Hello, and welcome to this week’s roundup. I’m your host, Richard Thomson, and for the next few hundred words or so, I’ll be your guide on this week’s whistlestop tour around the small corner of the blogosphere that is forever Scotland.
With both Holyrood and Westminster now in recess, the silly season is officially upon us. As if on cue, the week started with a minor stushie over which flag should take precedence on our public buildings. Both Kevin Williamson and Joe Middleton concentrated on what they saw as the less savoury associations of the Union Flag, while Kezia Dugdale placed it all in the wider context of the constitutional debate, remarking in the process on the sea of Saltires which she says now fly over Edinburgh following May’s elections.
However, as Jeff asks in the comments, if this really is all about the SNP politicising the Saltire, then what then are we to make of the veritable blanket of red, white and blue over Gordon Brown’s Whitehall right now? What indeed. David Farrer took a stab at explaining over at Freedom and Whisky, as did BBC Scotland’s Brian Taylor, who de-constructed matters for us thusly.
As the week progressed, though, there was very little unanimity when it came to blogging topics, with some very different issues exercising bloggers. Mr Eugenides, sunning himself currently in Greece, chose to take a potshot at Home Office proposals to gather DNA samples from those guilty of ‘non-recordable’ offences. Continuing in a libertarian vein, there was also a call here from Mushkush for all drugs to be legalised.
Another blogger sticking a firework under a cosy ideological consensus this week was Adam Smith Was A Socialist, who made the unfashionable claim that the problem with election turnouts is that they’re not low enough. Making a welcome return to his keyboard was Jamie Hepburn, who contrasted the proposed reduction in the number of Scottish MEPs with the treatment accorded to the smaller accession states to the EU. Tartan Hero was mildly disturbed to find himself in agreement with Lord George Foulkes over the issue of the charitable status of private schools. Will Patterson, meanwhile, used the parliamentary recesses as an opportunity to assess the performance of the parties at Holyrood, based on some markers he set down back in January.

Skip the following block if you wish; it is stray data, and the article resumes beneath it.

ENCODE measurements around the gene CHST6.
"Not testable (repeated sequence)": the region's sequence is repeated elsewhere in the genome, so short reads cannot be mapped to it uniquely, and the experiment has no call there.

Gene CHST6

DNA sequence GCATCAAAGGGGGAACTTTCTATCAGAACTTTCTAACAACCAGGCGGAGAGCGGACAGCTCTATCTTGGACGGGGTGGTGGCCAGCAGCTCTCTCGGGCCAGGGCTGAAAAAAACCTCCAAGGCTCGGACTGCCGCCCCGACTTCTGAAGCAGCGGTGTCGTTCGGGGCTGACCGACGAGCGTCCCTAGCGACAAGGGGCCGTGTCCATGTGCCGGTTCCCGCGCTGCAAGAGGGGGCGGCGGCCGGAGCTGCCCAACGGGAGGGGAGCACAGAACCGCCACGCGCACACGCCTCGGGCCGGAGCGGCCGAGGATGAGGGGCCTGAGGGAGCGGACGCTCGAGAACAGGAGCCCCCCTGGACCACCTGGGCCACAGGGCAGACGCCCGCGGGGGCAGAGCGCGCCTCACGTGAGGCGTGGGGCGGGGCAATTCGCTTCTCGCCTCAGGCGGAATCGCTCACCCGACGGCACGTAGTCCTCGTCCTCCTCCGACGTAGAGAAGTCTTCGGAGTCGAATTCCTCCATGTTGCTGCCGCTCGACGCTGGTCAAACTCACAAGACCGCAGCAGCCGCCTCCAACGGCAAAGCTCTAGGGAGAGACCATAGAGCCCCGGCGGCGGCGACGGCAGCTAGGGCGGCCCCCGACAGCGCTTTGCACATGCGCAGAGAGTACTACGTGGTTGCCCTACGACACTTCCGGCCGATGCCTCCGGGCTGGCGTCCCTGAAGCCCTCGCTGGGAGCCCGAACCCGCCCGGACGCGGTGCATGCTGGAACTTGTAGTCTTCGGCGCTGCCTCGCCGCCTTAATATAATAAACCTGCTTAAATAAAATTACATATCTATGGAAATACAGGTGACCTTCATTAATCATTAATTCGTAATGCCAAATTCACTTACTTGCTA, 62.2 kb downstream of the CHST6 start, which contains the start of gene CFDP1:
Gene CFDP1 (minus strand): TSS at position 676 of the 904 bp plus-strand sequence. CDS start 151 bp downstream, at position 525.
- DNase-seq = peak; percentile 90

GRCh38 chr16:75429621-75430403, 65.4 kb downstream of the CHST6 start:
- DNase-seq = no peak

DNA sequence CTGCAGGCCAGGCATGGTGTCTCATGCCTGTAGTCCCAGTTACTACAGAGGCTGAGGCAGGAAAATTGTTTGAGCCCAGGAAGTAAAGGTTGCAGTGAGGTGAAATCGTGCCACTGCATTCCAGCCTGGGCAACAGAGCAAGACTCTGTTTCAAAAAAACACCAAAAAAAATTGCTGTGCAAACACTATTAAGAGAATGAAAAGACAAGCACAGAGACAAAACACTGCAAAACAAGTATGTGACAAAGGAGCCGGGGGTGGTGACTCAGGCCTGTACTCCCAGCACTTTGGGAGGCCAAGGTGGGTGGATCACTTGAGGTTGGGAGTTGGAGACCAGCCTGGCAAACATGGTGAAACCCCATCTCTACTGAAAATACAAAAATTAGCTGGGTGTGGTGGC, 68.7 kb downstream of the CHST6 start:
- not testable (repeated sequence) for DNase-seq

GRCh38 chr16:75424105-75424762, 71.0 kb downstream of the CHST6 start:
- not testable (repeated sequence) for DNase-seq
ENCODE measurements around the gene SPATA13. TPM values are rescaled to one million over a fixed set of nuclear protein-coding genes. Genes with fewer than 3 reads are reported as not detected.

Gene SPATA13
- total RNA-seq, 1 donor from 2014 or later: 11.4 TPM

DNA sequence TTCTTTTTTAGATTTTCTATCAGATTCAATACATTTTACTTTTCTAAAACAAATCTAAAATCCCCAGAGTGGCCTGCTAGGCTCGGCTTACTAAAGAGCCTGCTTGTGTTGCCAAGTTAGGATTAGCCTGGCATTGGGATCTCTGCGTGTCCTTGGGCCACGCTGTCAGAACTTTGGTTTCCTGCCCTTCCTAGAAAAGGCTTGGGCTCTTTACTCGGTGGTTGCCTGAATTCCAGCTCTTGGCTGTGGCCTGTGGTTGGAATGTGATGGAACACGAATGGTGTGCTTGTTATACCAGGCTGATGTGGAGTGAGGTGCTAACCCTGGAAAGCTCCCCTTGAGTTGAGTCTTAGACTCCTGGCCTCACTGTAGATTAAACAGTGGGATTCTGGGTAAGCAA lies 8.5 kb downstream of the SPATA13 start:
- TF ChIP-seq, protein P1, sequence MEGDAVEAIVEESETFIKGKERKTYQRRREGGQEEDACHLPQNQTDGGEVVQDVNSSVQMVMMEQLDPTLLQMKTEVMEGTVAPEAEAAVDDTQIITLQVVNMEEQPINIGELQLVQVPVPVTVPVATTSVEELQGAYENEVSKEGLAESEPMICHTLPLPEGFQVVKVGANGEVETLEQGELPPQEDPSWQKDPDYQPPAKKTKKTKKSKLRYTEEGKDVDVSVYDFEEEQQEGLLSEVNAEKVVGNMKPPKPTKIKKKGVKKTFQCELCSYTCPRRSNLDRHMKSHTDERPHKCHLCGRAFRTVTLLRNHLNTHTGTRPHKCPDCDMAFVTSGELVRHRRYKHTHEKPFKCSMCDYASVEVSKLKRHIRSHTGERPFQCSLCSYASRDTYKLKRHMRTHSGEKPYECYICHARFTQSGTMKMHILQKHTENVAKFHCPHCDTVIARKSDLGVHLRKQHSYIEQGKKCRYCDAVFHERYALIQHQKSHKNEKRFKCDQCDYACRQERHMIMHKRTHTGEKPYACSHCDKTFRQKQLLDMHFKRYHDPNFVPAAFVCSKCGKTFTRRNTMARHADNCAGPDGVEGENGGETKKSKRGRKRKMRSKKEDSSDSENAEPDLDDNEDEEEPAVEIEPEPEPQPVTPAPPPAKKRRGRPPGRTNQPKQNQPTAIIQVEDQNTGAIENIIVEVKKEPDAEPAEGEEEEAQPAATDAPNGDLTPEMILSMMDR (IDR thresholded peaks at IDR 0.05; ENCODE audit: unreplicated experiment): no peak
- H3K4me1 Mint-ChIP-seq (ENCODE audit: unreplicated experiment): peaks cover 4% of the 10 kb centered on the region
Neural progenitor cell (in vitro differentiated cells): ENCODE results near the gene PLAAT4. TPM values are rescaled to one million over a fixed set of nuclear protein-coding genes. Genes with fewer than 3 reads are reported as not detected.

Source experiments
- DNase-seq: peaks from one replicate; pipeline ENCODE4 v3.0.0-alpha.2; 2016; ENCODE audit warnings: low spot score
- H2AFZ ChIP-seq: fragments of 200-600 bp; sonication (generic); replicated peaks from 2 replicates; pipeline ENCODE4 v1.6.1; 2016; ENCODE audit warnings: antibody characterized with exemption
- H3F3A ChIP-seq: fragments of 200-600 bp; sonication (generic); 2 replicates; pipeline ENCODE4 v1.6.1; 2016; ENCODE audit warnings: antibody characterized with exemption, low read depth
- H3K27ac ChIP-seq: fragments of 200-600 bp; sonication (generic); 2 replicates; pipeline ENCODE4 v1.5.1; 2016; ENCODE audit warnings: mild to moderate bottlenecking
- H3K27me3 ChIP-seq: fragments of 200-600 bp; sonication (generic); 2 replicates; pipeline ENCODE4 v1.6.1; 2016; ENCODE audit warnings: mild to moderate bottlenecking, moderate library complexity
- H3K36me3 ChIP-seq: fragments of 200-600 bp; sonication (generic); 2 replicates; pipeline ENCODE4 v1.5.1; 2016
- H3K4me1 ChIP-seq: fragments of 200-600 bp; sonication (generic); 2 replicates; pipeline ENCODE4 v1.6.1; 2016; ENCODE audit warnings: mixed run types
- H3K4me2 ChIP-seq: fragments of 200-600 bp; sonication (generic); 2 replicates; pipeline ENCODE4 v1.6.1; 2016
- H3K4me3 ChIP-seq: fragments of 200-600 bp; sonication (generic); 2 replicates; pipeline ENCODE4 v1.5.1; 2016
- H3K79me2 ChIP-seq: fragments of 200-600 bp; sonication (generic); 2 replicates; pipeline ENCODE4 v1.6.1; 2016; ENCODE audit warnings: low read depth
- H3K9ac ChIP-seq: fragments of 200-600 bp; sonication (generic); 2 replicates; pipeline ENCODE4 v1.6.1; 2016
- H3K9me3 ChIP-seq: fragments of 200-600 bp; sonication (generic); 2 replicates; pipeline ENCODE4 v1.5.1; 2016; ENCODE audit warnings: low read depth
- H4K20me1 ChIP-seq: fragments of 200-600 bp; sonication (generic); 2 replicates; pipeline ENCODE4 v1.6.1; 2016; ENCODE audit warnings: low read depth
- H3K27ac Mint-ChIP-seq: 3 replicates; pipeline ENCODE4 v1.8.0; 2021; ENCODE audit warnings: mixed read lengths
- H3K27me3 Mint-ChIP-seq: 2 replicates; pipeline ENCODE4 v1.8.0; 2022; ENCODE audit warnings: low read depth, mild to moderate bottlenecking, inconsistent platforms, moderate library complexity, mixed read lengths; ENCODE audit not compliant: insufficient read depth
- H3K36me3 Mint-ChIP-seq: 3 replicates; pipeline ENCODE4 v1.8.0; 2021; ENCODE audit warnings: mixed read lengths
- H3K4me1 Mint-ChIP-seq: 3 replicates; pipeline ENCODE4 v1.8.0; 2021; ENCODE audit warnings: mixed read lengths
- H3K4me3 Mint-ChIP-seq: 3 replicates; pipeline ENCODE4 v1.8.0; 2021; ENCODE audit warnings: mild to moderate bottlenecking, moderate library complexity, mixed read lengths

Angus Nicolson gave a cautious welcome to the announcement of the start date for the new Gaelic TV channel. However, with just Â£16-Â£17m to play with, he also wondered what sort of output viewers would actually get for their money. And would it be TV produced in the Gaidhealtachd, or simply more of the same from the meeja luvvies of Byres Road? Staying on a media theme, Craigblog considered the recent brouhaha over ‘rigged’ TV programmes, very sensibly wondering what the fuss was all about. This post from Whoopdedoo, as well as this one from doctorvee, would have made less pleasant reading for the BBC, however, as both got stuck into the failings of the Corporation’s new iPlayer.
Away from politics, I will admit to being guilty of the occasional lapse into good taste over at my own blog. However, it’s with particular glee that I point you in the direction of this post from Bellgrove Belle, who seemingly inspired by one of my efforts, chose to share with us all a picture of her arse. Before you get too excited, though, I should point out that she picked this one up on her holidays and it comes in a bottle…
Adelaide Green Porridge Cafe penned a poignant cri-de-coeur for William Topaz McGonagall to finally have a statue of his own in his adopted city of Dundee. Moving seamlessly from the ridiculous to the sublime, though, he also offered us this gem of a photograph. I think we’ve probably all worked with folk like that at one point or another!
Remaining on a Dundonian theme, both Holyrood Chronicles and Whoopdedoo mourn the passing of an old favourite. The Dandy, it seems, has fallen prey to the notion that it needs to fit into the ‘lifestyle’ of its young readers, who apparently are now too busy watching DVDs and texting their friends to bother about something as juvenile as being amused by a comic. How sad. After all, what could have been more ‘Xtreme’ than seeing Minnie the Minx putting in her neighbours’ windows with a catapult?
Nostalgia just ain’t what it used to be right enough. And with that tap on the dashboard, I’ll bring this week’s edition of the roundup to a safe and controlled stop. All suggestions for inclusion next week can be sent to Duncan and his compilers using the form on the right, or by good old fashioned email via firstname.lastname@example.org. Enjoy the weather if you get the chance, and have a good week.